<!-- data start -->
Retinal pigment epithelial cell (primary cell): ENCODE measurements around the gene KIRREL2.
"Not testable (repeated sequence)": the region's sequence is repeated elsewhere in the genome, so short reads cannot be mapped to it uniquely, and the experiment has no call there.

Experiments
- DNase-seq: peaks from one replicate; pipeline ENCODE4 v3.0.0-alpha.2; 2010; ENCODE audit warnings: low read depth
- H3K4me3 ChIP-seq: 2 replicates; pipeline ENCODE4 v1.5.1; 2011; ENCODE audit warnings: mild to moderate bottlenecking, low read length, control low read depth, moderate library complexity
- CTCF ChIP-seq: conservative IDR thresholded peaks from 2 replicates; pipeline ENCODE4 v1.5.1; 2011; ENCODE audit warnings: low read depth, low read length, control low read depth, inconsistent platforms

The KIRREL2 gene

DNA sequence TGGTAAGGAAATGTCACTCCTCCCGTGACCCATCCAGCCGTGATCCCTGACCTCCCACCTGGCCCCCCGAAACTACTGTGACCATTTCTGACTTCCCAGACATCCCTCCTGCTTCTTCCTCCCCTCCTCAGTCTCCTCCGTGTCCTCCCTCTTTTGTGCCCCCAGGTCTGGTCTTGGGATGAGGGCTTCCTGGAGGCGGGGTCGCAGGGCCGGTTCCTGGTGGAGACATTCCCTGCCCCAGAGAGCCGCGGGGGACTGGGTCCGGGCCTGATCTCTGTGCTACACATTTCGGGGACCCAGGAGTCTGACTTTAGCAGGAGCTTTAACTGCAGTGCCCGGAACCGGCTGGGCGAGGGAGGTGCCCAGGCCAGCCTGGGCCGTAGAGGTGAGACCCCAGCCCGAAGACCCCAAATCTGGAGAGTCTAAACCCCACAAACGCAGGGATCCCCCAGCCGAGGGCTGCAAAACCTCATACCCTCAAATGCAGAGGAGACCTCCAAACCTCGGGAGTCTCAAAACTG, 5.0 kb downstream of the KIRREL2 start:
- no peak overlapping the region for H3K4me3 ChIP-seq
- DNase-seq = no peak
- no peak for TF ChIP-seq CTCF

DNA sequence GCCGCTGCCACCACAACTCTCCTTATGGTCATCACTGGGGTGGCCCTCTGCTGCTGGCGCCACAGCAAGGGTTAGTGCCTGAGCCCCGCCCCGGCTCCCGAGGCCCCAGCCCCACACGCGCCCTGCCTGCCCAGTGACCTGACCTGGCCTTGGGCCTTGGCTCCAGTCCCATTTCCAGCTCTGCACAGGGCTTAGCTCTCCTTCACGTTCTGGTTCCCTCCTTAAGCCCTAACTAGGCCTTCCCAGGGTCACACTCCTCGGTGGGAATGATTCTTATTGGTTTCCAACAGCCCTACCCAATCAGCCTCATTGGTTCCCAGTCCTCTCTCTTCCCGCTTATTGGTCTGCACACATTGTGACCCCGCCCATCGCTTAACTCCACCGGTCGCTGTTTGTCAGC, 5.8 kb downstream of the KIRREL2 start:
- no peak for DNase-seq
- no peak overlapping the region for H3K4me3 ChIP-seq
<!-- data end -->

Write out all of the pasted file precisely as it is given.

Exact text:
Retinal pigment epithelial cell (primary cell): ENCODE measurements around the gene KIRREL2.
"Not testable (repeated sequence)": the region's sequence is repeated elsewhere in the genome, so short reads cannot be mapped to it uniquely, and the experiment has no call there.

Experiments
- DNase-seq: peaks from one replicate; pipeline ENCODE4 v3.0.0-alpha.2; 2010; ENCODE audit warnings: low read depth
- H3K4me3 ChIP-seq: 2 replicates; pipeline ENCODE4 v1.5.1; 2011; ENCODE audit warnings: mild to moderate bottlenecking, low read length, control low read depth, moderate library complexity
- CTCF ChIP-seq: conservative IDR thresholded peaks from 2 replicates; pipeline ENCODE4 v1.5.1; 2011; ENCODE audit warnings: low read depth, low read length, control low read depth, inconsistent platforms

The KIRREL2 gene

DNA sequence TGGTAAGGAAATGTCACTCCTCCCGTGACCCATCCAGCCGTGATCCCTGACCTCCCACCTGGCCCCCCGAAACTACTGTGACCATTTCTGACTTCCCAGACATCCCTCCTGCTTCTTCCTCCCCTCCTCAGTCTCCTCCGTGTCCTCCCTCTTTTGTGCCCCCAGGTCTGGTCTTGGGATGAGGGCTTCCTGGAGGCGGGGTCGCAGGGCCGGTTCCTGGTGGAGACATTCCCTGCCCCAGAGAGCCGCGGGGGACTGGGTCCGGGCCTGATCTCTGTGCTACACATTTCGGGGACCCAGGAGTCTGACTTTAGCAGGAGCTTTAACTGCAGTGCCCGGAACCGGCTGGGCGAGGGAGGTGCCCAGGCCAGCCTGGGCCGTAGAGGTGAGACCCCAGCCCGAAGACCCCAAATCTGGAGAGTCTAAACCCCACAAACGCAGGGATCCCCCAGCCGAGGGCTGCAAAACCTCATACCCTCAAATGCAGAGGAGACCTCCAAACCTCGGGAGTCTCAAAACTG, 5.0 kb downstream of the KIRREL2 start:
- no peak overlapping the region for H3K4me3 ChIP-seq
- DNase-seq = no peak
- no peak for TF ChIP-seq CTCF

DNA sequence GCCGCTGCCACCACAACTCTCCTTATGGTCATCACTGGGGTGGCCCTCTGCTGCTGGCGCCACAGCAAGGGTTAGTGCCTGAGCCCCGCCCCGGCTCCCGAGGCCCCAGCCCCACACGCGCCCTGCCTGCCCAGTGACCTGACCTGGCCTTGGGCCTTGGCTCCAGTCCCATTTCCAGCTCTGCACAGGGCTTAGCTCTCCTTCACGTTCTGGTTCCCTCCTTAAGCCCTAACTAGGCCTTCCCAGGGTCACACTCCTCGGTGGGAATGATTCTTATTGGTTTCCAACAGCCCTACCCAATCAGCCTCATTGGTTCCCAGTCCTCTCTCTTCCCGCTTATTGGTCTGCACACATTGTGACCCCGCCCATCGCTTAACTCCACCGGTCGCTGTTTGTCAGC, 5.8 kb downstream of the KIRREL2 start:
- no peak for DNase-seq
- no peak overlapping the region for H3K4me3 ChIP-seq